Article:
Community activist Charlene Carruthers was born on July 28, 1985 in Chicago, Illinois to Gwendolyn White and Charles Carruthers. After graduating from Senn High School in 2003, Carruthers went on to earn her B.A. degree in international studies and history in 2007. Carruthers then received her M.S.W. degree at Washington University in St. Louis in 2009.
In 2010, Carruthers became a program coordinator for the Lawyer’s Committee for Civil Rights in Washington, D.C. She then worked as an online organizing strategist for the National Coalition on Black Civic Participation. In 2011, she joined the Women’s Media Center, where she worked as a strategic initiatives manager. After working as a campaign manager for Color of Change in 2012, Carruthers returned to Chicago to work as the director of online engagement for the National People’s Action. In 2013, she co-founded and became the national director for the Black Youth Project 100 (BYP 100). Under her leadership, BYP 100 expanded to include eight local chapters, launched a campaign to reduce the criminalization of black youth, and formalized its Agenda to Build Black Futures project. Carruthers also organized a number of protests in Chicago after the shootings of Rekia Boyd and Laquan McDonald by Chicago police. In 2015, Carruthers served as a member of the Dream Defenders Palestine Delegation; and in 2018, she released her book entitled Unapologetic: A Black, Queer, and Feminist Mandate for Our Movement. Carruthers also developed political training programs for several organizations, including the NAACP, the Center for Progressive Leadership, Young People For, and Wellstone Action.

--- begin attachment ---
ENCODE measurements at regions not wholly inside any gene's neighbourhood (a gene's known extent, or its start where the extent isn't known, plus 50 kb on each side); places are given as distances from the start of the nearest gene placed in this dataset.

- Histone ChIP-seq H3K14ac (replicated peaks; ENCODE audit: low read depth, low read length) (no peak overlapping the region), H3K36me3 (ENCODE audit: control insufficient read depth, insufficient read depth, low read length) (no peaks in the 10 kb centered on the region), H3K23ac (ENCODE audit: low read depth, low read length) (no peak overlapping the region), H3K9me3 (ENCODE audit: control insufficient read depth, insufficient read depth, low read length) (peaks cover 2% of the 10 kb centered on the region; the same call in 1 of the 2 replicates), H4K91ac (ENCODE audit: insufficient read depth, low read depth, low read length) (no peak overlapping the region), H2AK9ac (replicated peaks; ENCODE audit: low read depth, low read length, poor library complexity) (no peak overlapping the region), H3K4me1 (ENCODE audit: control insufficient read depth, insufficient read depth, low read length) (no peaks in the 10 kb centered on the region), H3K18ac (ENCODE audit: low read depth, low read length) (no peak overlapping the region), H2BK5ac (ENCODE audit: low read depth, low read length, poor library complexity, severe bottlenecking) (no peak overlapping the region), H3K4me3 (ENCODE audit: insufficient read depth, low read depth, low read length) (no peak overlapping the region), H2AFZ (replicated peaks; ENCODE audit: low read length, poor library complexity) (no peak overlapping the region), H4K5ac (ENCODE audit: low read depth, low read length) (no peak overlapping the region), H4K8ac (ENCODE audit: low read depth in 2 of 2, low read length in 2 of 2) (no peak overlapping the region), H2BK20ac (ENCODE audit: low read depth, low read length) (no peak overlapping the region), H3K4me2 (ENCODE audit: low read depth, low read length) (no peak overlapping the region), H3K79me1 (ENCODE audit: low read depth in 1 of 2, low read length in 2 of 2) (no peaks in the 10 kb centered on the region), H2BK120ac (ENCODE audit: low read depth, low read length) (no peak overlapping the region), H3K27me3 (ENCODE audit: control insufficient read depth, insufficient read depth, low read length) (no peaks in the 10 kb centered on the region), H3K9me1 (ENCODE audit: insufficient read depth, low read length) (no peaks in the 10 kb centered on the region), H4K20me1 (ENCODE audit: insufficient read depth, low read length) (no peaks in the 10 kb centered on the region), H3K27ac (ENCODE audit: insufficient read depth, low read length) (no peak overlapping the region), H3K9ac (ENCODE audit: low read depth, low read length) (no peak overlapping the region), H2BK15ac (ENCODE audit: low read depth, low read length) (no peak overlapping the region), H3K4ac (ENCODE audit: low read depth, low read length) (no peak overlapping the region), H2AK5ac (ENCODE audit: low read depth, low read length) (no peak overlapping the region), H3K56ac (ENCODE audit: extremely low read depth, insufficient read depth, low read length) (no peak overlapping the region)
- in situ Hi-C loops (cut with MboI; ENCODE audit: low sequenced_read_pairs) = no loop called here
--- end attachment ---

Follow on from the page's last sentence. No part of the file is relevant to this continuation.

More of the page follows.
Carruthers received several awards for her activism work, including the Movement Builder Award from the United States Students Association, and the New Organizing Institute 2015 Organizer of the Year Award. In 2017, Carruthers received the YWCA’s Dorothy I. Height Award. She served on the board of directors for SisterSong. Carruthers has been featured in The New York Times, Washington Post, Chicago Reader, The Nation, as well as Ebony and Essence magazines. She has appeared on CNN, Democracy Now!, BBC and MSNBC. Carruthers has also written for The Root, Colorlines and the Boston Review.
Charlene Carruthers was interviewed by The HistoryMakers on May 4, 2018.